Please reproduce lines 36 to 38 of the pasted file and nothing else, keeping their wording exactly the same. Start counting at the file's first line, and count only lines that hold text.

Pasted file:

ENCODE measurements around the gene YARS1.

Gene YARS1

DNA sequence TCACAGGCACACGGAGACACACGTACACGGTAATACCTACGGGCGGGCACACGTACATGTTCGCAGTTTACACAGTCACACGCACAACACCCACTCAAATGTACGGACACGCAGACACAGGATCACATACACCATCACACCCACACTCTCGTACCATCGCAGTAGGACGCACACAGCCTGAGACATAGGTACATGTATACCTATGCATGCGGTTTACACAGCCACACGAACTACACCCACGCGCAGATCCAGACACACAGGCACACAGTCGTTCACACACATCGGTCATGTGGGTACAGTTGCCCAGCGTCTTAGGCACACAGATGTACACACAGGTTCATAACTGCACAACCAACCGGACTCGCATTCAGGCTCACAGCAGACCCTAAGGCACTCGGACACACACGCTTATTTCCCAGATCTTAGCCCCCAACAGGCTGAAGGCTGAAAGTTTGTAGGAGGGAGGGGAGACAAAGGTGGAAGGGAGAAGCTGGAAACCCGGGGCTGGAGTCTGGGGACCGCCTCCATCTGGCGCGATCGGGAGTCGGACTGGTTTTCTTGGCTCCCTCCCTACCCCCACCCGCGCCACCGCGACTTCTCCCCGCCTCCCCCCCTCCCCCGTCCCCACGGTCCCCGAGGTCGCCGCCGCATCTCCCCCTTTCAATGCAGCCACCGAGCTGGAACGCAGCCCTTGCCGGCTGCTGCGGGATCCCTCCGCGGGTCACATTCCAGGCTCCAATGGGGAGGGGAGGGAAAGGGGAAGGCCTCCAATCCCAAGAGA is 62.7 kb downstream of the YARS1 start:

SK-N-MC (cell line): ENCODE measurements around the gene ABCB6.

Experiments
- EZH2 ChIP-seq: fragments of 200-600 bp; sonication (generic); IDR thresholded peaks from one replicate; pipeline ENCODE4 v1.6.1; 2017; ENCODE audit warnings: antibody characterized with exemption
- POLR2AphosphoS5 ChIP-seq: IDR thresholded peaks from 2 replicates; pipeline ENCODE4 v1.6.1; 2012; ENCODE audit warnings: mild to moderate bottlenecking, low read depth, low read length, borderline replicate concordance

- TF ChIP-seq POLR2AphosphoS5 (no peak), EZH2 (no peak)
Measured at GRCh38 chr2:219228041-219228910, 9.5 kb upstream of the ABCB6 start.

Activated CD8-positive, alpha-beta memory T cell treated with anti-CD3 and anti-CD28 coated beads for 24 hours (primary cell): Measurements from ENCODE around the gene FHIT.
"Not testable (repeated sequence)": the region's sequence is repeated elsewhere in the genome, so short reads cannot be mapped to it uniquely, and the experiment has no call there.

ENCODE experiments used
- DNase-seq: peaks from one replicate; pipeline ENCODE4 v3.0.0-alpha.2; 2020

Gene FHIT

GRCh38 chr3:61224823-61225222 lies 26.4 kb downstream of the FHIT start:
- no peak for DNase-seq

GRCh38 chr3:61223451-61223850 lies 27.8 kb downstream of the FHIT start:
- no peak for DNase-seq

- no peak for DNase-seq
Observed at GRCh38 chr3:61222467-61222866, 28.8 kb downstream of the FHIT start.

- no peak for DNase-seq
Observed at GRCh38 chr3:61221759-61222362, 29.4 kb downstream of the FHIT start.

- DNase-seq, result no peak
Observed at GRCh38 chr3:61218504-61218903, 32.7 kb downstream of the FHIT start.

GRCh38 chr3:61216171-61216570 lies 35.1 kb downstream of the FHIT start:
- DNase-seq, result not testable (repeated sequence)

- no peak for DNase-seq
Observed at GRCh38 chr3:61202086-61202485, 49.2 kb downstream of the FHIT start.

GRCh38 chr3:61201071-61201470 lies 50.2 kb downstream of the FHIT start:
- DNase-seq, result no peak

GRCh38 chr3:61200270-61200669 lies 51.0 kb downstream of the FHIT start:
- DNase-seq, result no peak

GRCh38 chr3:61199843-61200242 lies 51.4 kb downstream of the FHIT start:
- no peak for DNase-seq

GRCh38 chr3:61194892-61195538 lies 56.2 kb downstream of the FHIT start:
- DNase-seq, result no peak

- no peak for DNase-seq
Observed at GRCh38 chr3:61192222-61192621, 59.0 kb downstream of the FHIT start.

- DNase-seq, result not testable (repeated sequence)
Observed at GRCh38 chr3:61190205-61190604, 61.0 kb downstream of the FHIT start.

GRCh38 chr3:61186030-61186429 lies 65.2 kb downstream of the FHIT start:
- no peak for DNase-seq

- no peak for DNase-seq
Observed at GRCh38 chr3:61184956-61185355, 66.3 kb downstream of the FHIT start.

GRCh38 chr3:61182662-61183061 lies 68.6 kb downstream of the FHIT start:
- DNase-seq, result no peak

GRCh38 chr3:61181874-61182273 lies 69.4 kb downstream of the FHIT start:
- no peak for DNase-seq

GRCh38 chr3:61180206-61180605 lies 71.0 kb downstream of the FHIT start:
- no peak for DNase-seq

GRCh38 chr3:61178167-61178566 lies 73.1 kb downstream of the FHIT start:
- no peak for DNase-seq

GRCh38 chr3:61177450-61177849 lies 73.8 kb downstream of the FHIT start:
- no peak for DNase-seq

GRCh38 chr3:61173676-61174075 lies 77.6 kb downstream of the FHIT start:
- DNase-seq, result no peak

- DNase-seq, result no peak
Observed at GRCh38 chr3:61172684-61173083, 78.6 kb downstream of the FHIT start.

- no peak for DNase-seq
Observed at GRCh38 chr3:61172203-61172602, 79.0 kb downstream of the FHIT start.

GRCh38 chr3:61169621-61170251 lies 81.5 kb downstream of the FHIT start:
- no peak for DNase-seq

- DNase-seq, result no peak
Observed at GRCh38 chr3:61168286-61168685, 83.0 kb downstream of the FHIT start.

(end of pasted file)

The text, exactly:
- DNase-seq, result no peak

- no peak for DNase-seq
Observed at GRCh38 chr3:61192222-61192621, 59.0 kb downstream of the FHIT start.